Needless to say, the Palestinian Authority (PA) and others in Fatah are keeping busy in an effort to stir up trouble for Hamas. PA chairman Mahmoud Abbas and his lieutenants are well aware of the current crisis in Hamas (see PolicyWatch 2111) and the growing discontent among the Gaza populace. The underlying causes of this unhappiness include the closing down of most tunnels connecting Rafah to the Sinai, the drying up of financial support from Iran, Qatar, Saudi Arabia, and other sources, and the bitter struggle within Hamas's top echelons. These developments have, in turn, led to continuous electricity cuts, fuel shortages, lack of cement and building materials, and delayed payment of salaries to public sector employees. Reflecting the undoubted resentment toward Hamas rule in Gaza, one poll -- of course, to be interpreted very cautiously -- shows that no less than 48 percent of Gazans now support a "revolution" there, as compared with 37 percent in 2012. And, according to the latest figures, unemployment in the Gaza Strip may reach 43 percent by the end of this year -- mainly among the young who have reached working age.
Low-Profile Support from High-Profile Figures
Three main players in Fatah are involved in quiet efforts to encourage Gazans to take to the streets against Hamas.
The first is Azzam al-Ahmed, a member of Fatah's Central Committee, who was the movement's point man in the failed negotiations over reconciliation with Hamas over the past four years. Ahmed is seeking to help remaining Fatah members in the Gaza Strip regroup for action. This effort, however, has been hampered by endless disputes and splits within the different Fatah factions in Gaza, which are all under close Hamas supervision. The "Source of Authority Committee" of Fatah in the Strip, led by the aging Zakaria al-Agha, has been deterred from mounting any open opposition to Hamas. So far, Fatah has been unable to agree unanimously on a new leadership to run its affairs in Gaza.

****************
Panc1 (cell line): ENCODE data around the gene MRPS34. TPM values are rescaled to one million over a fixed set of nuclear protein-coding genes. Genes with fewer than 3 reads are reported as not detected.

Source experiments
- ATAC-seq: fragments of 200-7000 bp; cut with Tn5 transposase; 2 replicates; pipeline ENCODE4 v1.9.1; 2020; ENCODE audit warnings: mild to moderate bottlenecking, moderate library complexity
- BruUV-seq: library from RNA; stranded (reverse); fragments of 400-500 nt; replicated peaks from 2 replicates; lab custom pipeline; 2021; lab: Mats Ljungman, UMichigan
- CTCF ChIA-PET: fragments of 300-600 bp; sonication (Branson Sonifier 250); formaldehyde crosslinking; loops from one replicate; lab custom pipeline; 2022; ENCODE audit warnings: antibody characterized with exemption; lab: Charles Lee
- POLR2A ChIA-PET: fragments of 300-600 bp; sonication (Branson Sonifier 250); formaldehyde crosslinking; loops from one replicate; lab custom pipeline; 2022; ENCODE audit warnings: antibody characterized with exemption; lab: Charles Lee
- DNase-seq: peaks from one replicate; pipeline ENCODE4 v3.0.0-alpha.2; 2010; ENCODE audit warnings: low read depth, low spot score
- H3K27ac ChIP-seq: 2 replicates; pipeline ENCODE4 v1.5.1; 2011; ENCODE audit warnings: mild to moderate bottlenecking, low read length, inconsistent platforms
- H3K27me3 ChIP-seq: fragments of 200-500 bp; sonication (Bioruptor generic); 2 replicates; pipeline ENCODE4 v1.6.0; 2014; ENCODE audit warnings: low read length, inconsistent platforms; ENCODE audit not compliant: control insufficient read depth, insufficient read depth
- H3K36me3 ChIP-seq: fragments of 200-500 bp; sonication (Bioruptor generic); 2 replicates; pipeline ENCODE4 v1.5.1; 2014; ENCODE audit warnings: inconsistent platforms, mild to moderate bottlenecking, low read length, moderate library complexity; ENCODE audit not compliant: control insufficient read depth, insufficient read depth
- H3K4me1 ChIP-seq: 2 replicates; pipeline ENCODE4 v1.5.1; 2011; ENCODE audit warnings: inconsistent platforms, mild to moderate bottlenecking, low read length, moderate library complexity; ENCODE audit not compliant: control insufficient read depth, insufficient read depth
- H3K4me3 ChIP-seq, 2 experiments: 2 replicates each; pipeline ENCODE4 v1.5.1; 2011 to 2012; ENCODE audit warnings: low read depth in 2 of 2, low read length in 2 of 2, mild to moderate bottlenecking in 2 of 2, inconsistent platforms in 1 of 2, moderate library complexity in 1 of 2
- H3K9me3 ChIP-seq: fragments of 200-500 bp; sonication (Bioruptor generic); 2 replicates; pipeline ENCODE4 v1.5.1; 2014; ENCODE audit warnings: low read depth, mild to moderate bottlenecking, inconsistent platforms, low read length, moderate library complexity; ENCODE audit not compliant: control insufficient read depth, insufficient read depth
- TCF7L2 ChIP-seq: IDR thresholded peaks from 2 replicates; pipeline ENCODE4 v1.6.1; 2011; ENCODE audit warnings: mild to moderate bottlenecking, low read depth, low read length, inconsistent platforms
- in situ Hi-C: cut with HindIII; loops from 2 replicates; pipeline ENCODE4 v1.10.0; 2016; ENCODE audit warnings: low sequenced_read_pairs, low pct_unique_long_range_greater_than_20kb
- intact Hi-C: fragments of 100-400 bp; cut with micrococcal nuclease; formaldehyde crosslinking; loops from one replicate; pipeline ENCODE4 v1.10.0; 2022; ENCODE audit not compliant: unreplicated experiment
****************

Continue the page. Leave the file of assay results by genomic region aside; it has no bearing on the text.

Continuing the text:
The second effort is led by PA director of General Intelligence Gen. Majid Faraj, who is trying to mobilize support for an anti-Hamas upheaval. His effort is mainly a response to the activities of Hamas's "West Bank Council," which, from Gaza, seeks to reestablish the movement's political and military structures in the West Bank. It should be noted that some Tamarod Gaza spokesmen have been identified as inhabitants of the West Bank.
The third effort is managed by Muhammad Dahlan, the ex-strongman in the Gaza Strip who fell out with Abbas and now operates from Dubai with the full support of Crown Prince Muhammad bin Zayed al-Nahyan. While engaging in venomous attacks against the PA, mainly centering on corruption and unnecessary concessions to Israel, Dahlan is keen to keep up his following among Gazans for a future contest over Abbas's succession. Since his days as chief of Preventive Security in Gaza, Dahlan -- himself from a Khan Yunis refugee camp -- has retained a part of his power base in the area.
All three of these uncoordinated campaigns aimed at further weakening Hamas's grip on the Gaza Strip are sending considerable sums of money to Gaza to finance protests.
It is very difficult to predict what will transpire on November 11 if Tamarod sticks to its current call for mass protests. Hamas forces will be deployed all over the Gaza Strip, and strict warnings will be issued to the population to keep away from any attempt to "cause anarchy." Clearly, many people will prefer to avoid punishment from Hamas, if possible, and will wait to see how the day develops. Thus, it is critical for Tamarod and its allies to convince substantial numbers of people to take to the streets early on -- preferably after noon prayers -- so as to illustrate the authenticity of the challenge to Hamas. At this point, however, no indications suggest any mass demonstrations will actually occur anywhere in Gaza. If, however, protestors defy these expectations and venture into the streets, they will risk encountering Hamas forces that will not hesitate to respond with firearms.
Ehud Yaari is a Lafer International Fellow with The Washington Institute and a Middle East commentator for Israel's Channel Two television.